MTN in talks to acquire South African Telkom, authorities object deal

The largest mobile network operator in Africa, MTN, and South African telecoms company Telkom have begun discussions regarding Telkom being acquired by MTN.

The acquisition plan, according to a release, will involve MTN purchasing the whole issued share capital of Telkom in exchange for shares, cash, or a combination of both.

Telkom continued by stating that there was no assurance that the transaction would happen and that the talks regarding a potential acquisition were still in their early stages.

Until a new notification is made, shareholders were also urged to use caution while transacting in Telkom's securities.

Despite being primarily privately owned, Telkom is today active in at least 38 African nations. The South African government owns 38% of the business.

With 34.5 million subscribers, MTN is currently the second-largest mobile operator in South Africa, trailing only Vodacom (45.7 million subscribers), while Telkom comes in third with 16.9 million subscribers. As a result, the combined company will overtake Vodacom as the largest mobile operator in the nation.

It is uncertain whether South Africa's Competition Commission will approve the transaction.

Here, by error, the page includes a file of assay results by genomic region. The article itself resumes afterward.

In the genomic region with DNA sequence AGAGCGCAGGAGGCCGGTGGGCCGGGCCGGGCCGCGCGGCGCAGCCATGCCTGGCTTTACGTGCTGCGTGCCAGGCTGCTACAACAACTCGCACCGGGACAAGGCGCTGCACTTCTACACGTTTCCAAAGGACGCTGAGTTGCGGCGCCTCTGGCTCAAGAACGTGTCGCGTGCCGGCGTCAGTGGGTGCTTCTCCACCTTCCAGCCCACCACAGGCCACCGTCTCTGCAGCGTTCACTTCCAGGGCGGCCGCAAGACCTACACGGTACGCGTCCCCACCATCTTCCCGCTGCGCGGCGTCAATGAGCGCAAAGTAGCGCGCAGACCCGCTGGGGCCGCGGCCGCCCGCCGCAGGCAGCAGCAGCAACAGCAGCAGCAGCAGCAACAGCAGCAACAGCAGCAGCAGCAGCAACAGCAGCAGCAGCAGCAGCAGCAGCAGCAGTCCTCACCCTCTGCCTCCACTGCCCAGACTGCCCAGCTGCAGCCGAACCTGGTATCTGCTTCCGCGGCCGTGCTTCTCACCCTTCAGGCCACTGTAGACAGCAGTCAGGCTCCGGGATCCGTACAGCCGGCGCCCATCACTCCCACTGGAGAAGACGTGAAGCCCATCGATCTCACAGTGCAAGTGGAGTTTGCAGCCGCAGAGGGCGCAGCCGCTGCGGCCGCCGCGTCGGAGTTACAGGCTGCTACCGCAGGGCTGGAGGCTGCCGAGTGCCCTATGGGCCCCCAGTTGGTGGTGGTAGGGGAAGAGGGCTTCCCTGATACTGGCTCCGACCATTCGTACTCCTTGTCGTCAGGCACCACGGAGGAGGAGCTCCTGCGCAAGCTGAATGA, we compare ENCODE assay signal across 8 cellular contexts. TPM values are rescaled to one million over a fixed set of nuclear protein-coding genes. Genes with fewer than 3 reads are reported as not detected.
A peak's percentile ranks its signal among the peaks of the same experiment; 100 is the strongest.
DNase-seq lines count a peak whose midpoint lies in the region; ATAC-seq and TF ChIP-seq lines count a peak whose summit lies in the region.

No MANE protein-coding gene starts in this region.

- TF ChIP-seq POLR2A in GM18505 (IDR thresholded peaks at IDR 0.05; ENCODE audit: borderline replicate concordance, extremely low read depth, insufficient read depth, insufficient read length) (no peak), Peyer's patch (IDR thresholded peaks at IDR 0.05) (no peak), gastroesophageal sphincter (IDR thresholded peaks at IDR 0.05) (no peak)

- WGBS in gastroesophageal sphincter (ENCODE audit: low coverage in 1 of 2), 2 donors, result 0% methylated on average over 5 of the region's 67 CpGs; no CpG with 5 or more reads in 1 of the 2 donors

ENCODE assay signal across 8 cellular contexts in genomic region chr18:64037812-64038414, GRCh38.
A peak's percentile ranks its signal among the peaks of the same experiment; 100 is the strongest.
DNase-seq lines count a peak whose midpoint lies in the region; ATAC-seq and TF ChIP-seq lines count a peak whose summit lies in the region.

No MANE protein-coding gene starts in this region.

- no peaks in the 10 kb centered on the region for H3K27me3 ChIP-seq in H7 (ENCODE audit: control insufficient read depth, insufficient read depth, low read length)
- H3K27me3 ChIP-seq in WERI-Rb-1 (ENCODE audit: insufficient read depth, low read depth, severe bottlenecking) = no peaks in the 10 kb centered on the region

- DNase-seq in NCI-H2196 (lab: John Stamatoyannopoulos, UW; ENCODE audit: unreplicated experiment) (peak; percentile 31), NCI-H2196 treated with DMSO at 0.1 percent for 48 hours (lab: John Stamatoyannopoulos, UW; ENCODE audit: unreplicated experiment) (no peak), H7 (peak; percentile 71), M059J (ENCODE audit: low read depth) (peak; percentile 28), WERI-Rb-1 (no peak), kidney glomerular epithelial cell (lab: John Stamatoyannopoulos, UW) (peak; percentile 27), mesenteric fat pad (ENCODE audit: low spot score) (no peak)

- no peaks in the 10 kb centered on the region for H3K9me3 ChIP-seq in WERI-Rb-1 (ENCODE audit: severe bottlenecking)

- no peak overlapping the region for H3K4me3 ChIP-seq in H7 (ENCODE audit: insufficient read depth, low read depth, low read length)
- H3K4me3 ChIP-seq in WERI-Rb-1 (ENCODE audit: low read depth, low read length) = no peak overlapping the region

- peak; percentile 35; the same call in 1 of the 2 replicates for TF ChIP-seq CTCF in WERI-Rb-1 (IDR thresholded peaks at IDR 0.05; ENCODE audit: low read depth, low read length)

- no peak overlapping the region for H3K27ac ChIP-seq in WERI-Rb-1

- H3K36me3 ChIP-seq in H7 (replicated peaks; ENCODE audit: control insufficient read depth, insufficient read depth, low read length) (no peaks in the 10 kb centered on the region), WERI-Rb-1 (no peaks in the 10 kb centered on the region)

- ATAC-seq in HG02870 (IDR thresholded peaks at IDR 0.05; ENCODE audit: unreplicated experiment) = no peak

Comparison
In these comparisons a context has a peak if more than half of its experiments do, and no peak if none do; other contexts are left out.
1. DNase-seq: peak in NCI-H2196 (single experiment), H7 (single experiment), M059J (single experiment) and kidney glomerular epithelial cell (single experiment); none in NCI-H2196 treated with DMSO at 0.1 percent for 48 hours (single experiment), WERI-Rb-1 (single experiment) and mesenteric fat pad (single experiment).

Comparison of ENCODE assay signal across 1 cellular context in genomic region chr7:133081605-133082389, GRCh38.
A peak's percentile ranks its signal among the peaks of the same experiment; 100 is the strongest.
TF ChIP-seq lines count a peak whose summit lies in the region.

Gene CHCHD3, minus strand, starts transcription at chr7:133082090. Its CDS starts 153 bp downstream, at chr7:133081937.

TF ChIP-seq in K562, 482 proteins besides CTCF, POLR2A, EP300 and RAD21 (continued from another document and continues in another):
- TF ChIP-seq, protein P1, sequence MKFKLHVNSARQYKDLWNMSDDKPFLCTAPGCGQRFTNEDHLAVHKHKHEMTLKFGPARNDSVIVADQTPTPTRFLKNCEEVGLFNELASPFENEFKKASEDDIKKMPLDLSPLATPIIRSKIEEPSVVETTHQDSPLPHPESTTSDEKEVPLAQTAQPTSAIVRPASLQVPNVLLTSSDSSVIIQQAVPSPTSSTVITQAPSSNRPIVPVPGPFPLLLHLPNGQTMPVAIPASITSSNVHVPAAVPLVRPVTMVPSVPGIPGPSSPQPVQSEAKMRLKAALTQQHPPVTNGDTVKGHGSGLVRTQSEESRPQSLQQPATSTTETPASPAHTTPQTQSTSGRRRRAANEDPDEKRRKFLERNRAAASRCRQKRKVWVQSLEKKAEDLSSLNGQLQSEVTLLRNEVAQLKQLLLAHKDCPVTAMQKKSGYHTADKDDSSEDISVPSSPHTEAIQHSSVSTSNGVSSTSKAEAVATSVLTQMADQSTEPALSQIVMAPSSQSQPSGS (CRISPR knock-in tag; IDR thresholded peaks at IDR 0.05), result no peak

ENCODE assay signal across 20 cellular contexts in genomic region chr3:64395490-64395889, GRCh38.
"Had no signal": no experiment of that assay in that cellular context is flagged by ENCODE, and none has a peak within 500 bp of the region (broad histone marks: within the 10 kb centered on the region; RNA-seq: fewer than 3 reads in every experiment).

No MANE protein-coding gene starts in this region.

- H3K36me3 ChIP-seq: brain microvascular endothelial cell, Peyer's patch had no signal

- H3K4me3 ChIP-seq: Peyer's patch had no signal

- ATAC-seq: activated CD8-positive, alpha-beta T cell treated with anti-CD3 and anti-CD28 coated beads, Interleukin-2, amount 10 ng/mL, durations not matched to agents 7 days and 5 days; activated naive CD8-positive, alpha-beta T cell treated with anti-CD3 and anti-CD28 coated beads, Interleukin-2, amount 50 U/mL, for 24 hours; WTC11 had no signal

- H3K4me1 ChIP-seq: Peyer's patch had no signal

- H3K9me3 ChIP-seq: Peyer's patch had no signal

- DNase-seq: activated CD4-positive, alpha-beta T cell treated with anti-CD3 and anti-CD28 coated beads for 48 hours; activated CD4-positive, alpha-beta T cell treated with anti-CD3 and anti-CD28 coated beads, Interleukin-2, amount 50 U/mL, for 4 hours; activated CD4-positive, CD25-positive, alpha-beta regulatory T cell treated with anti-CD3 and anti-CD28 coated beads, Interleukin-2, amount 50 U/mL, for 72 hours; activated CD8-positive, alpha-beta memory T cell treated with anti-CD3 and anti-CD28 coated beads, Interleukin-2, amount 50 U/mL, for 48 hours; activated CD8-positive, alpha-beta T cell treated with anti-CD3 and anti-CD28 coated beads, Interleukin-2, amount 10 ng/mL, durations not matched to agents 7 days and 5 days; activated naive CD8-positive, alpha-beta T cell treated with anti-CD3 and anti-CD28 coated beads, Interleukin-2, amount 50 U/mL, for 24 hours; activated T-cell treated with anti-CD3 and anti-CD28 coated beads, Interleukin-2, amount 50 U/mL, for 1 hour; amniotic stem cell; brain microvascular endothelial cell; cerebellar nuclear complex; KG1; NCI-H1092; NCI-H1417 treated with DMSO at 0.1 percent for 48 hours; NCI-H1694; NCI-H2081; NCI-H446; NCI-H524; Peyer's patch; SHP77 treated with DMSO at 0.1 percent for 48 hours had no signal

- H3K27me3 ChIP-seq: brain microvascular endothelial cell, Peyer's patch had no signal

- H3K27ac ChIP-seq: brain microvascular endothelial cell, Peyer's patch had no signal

The Congress of South African Trade Unions (Cosatu) has stated that it opposes MTN's proposed acquisition of Telkom, citing earlier, more significant mergers that resulted in job losses.

The largest trade union in the nation claimed that the merging of big businesses had resulted in thousands of job losses and fostered "anti-competitive and monopolistic" behavior, such as price gouging.

Telkom is still essentially a "publicly owned corporation," according to Cosatu, with the state and the Public Investment Corporation jointly owning 51 percent or more of the business.

Since it was listed, Telkom has lost thousands of jobs, and qualified and experienced employees have been streamlined. Data and call costs in South Africa are already significantly higher than the global average and are now a significant barrier to the country's ability to build its economy and create new jobs.

Workers who must pay expensive cell phone fees and struggling SMMEs are directly impacted by this. Cosatu said the federation cannot allow a market that is currently monopolistic and replete with collusion charges to become even "less competitive."

The proposed purchase involves two businesses in a "highly concentrated and lucrative sector," the federation further urged the Competition Commission to intervene.


The Competition Commission would have to be resolute in its objections to such a takeover proposal and take into account prior pricing manipulations and other murky claims that have dogged players in the telecoms sector, according to Cosatu.

The government, the PIC, and the Competition Commission were urged to publicly reject this harmful proposal by MTN, which has a history of abusing its dominance and influence.

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